The entire area is breathtaking. I highly recommend going there.
3. Boston, Massachusetts-The first time I was in Boston was while I was doing that mission thing. I was not supposed to be there, but went anyway. I spent a whopping three hours seeing places like Beacon Hill and Fenway park. I wanted to see more and I promised myself I would go back.
It took over ten years.
Sheryl and I went to New England in 2003, visiting Joel and his family in Rhode Island as well as staying in Maine and New Hampshire. We spent a full day in Boston, a perfect spring day in May. It was 70 degrees and so sunny. We walked the city, walked the Freedom Trail. One thing I love about Boston is the mixture of old and new. So many historic buildings nestled among sky scrapers creates a completely fabulous experience. Joel and I drank cocktails and Sheryl a lemonade by the bay. We ate great pasta. It was a perfect day.
New England feels like home to me. One of the ways I determine how much I love a place is by being in it at its worst. I visited Boston a year or so later in January. Joel and I spent an evening out and about on the town, eating a fantastic steak dinner, drinking 7 dollar cocktails and having one of the best nights of my life. I remember distinctly walking from the underground station to the hotel, the winter wind blowing right through me, freezing cold and thinking, “I could live here. I need to live here” Of course I already knew that, having wanted to move back since leaving my mission, but it was nice to have that confirmed all over again years later.
4. New York, New York-Ok, yeah its a huge cliche, but going to NYC totally changed my perspective on the world. So many people, everywhere. My first day in NYC started with hiring a car from the airport, fearing for my life the entire way into the city as the driver jammed in and out of lanes, accelerating into the exit lanes, then breaking quick and sliding back into traffic, all the while saying over and over “very busy today”. I was so freaked, so ready to have this guy out of my life, that I jumped out of the car at the hotel and left my jacket in the back of his van.
Later that evening, Sheryl and I met up with Meredith (Sheryl’s cousin) and we went to get some Italian food. As we walked to the restaurant, we passed buildings were people sat out on the stairs, smoking and talking to each other in loud voices. It felt like something out of a movie-some guys in wife beaters and fake NY accents screaming at each other on the stoop, drinking beer and what not. I couldn’t help but feel it was all staged for my benefit. No one really did this sort of thing, right?
The sheer amount of people, everywhere, all the time, was so amazing. I loved walking the streets, the smells, good and bad, the buildings, taking it all in. You could spend months in New York and not do or see even half of what was there. I heard so many languages, saw so many different people, it made me envy my friends who were lucky enough to live there. If nothing else, the food is reason enough to go-Every conceivable nationality, every imaginable dish.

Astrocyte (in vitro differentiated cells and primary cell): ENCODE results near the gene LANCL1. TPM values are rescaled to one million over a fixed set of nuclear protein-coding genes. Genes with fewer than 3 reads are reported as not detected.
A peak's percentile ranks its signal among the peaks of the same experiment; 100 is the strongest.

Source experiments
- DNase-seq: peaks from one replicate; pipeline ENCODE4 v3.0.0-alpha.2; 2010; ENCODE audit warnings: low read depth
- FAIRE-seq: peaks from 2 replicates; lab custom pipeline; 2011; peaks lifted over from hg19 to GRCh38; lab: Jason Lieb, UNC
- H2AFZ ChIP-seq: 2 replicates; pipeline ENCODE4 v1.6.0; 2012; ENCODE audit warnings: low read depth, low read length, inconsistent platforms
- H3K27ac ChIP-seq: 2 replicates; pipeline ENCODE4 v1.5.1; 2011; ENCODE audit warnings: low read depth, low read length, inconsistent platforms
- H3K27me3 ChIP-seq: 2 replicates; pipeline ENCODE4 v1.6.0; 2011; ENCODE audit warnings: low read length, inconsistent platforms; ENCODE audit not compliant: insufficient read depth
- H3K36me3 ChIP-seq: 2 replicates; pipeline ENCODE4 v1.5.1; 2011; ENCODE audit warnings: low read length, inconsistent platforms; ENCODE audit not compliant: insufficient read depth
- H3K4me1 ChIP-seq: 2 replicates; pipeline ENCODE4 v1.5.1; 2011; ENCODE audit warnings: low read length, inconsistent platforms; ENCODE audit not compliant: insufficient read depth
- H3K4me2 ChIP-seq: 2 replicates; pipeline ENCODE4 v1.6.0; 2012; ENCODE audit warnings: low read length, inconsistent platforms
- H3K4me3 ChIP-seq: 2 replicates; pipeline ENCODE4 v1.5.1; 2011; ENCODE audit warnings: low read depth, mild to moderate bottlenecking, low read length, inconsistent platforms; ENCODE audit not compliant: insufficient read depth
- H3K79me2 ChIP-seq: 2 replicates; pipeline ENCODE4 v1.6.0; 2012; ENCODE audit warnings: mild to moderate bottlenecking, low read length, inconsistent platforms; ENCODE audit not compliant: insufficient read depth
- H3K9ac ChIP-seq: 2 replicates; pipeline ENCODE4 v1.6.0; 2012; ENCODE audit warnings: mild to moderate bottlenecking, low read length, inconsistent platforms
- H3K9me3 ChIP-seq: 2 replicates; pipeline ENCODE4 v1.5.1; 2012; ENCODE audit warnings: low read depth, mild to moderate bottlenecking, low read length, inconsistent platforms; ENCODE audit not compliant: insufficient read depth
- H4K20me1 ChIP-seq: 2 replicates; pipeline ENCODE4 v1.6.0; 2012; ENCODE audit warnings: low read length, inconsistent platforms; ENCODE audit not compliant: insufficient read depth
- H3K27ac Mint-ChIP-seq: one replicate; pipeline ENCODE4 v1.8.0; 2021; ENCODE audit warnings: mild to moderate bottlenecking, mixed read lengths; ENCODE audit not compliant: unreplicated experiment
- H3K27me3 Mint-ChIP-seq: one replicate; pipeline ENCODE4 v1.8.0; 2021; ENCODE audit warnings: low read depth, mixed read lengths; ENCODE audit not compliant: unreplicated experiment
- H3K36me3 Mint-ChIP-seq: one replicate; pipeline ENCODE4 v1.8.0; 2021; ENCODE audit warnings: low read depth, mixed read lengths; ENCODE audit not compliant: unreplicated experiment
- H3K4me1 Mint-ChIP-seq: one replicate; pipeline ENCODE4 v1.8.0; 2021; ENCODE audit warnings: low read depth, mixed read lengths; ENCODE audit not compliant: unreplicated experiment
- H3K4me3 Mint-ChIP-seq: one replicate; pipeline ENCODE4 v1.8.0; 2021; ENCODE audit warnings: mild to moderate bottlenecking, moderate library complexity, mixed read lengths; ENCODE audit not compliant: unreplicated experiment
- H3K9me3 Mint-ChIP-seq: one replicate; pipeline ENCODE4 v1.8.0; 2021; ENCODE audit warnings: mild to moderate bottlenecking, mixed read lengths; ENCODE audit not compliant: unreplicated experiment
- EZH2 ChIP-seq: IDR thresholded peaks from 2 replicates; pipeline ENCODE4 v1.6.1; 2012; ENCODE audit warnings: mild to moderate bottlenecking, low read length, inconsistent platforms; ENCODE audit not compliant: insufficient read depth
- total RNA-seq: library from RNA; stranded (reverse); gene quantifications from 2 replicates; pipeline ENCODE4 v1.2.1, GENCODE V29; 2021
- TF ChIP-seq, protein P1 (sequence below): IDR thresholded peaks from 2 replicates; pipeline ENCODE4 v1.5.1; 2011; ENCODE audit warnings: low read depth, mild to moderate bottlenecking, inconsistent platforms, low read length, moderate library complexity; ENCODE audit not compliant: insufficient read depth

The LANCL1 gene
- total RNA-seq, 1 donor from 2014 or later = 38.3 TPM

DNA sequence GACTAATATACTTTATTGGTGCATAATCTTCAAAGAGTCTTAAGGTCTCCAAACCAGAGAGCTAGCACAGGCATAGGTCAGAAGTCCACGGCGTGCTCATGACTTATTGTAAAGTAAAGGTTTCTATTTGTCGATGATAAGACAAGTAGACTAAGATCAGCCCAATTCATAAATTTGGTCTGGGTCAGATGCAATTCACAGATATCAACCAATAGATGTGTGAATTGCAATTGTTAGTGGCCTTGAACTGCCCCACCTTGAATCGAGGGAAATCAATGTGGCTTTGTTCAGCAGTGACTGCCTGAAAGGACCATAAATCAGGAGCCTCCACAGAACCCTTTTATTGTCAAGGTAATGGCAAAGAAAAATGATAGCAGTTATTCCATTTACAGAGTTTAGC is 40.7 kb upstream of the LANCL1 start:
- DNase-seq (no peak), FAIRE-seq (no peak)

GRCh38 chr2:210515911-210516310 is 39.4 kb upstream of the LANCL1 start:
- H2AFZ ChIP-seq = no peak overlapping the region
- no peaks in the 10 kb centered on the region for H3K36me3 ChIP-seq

I have never felt as insignificant as I did in New York, but it wasn’t a bad thing. For the first time in my life, I felt like I was part of a larger world, not just the community where I lived. New York probably doesn’t feel that way to those who live there. Then again, maybe it does. I have never asked them. But for me, it was my first real experience with really feeling like there was more to the world than my limited view.
Another cliched example-Visiting the crater that once was the World Trade Centers was incredible. Before going there, it was easy for me to dehumanize the experience, seeing it only in a very politicized perspective. Standing just off the street, reading the posters that gave an hour by hour account of the events, I was struck by the pure human element of it. People just going to work, helping others injured after the first plane struck, people living their lives just like me were killed. For that moment it didn’t matter who had done it, or why. I did not have a huge wave of patriotism wash over me. Instead it was a connection with the people of New York. I could not fathom the experience, but I could feel a deep sorrow for what they went through. It was at this moment that I looked around me, saw others reading the words, seeing the pictures. It was totally silent in this place, which is an amazing thing in a city like New York, where it is never silent. It was one of the most profound moments of my life.
I have not been back since 2007 and that is not a good thing.
Well, that’s all I have today. Seems like it is time for another trip. Maybe to someplace I have never been. Maybe out of the country for a change.